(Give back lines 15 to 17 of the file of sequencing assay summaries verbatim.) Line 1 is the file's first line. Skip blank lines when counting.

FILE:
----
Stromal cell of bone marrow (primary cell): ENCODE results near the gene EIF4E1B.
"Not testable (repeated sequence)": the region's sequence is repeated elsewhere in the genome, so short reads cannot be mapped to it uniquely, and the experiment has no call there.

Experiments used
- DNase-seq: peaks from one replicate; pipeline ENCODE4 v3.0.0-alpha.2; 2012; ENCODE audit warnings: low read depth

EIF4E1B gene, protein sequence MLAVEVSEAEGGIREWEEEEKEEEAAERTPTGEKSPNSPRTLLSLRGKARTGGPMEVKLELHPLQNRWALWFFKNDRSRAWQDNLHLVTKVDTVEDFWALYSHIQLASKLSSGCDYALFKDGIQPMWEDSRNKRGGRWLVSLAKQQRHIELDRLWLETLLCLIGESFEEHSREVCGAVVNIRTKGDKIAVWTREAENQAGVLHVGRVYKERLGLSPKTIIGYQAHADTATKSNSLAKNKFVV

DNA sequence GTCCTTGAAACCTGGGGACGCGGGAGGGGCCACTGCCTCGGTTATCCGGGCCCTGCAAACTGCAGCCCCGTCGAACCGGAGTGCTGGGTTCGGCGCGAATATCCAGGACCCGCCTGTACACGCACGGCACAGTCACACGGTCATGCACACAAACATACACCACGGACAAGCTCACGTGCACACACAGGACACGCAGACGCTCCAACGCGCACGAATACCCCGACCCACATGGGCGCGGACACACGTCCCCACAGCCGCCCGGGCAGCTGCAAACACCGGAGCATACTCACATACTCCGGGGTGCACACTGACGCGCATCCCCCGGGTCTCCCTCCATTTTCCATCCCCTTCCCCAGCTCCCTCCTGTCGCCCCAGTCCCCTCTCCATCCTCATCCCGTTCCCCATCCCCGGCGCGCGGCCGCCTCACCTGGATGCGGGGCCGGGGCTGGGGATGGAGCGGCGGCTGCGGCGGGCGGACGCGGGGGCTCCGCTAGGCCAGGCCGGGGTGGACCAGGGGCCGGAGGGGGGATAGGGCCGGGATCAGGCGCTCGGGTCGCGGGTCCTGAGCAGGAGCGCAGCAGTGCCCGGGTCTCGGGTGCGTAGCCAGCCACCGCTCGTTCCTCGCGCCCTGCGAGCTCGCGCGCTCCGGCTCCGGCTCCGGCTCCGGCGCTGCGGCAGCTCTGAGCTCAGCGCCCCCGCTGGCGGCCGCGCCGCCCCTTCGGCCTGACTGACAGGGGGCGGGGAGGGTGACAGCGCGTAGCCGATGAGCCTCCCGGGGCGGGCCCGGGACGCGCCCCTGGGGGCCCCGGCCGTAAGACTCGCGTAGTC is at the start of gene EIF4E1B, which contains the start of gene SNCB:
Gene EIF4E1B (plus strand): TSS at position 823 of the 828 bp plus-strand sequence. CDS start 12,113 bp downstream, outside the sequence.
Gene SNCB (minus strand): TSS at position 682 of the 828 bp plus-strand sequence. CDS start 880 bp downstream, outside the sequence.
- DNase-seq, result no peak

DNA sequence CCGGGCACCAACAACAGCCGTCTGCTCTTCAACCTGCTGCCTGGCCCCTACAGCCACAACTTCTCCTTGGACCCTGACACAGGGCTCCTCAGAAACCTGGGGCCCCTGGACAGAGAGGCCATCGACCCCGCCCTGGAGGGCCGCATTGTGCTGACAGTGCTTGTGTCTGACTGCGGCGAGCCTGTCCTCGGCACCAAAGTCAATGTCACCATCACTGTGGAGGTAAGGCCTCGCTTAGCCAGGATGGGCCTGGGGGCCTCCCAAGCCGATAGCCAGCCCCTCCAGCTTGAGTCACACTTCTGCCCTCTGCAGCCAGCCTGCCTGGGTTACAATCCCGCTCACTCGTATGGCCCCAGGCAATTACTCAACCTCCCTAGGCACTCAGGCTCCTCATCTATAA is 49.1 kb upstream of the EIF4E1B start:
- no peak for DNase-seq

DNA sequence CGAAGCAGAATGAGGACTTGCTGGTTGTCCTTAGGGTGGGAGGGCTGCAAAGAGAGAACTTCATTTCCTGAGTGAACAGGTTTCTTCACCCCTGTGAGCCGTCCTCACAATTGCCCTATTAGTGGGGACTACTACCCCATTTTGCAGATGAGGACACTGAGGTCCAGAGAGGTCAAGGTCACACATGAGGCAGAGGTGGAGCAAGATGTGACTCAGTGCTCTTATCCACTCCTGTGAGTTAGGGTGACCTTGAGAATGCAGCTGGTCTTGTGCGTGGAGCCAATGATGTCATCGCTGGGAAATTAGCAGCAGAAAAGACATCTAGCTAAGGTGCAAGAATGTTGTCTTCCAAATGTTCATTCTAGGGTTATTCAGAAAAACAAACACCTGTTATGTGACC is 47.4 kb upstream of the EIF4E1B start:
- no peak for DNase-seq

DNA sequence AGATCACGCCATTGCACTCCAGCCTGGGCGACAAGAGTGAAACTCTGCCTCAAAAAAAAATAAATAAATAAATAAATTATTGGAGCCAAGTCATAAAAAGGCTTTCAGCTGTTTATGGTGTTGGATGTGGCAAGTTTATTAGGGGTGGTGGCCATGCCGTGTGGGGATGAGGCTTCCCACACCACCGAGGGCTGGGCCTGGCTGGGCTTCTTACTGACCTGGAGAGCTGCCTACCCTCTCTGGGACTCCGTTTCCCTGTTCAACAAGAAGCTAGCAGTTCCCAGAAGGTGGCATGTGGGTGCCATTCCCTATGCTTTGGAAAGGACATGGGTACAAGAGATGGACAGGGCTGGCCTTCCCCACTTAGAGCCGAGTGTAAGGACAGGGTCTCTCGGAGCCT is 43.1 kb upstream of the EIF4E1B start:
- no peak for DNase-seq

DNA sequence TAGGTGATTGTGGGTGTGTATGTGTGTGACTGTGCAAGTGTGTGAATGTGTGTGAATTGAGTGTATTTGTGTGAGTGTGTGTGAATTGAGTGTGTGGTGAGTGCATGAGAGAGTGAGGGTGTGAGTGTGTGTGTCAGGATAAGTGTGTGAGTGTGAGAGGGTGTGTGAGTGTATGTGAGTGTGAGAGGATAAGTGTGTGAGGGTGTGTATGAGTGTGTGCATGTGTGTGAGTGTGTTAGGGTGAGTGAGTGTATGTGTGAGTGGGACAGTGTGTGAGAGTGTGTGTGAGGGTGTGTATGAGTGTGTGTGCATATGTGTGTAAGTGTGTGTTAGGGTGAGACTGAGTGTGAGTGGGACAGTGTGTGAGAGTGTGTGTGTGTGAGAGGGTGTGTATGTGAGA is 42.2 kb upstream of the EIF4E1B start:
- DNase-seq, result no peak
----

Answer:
- no peak for DNase-seq

DNA sequence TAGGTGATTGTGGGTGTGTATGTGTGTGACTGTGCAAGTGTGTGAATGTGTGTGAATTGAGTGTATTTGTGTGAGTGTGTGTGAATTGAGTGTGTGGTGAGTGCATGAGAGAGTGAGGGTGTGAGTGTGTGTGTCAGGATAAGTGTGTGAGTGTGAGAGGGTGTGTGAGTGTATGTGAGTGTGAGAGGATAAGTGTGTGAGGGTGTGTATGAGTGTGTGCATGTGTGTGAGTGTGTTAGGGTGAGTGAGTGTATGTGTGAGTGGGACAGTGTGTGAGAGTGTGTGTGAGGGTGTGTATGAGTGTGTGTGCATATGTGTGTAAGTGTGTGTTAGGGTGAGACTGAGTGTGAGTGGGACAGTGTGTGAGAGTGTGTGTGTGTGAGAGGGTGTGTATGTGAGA is 42.2 kb upstream of the EIF4E1B start:
- DNase-seq, result no peak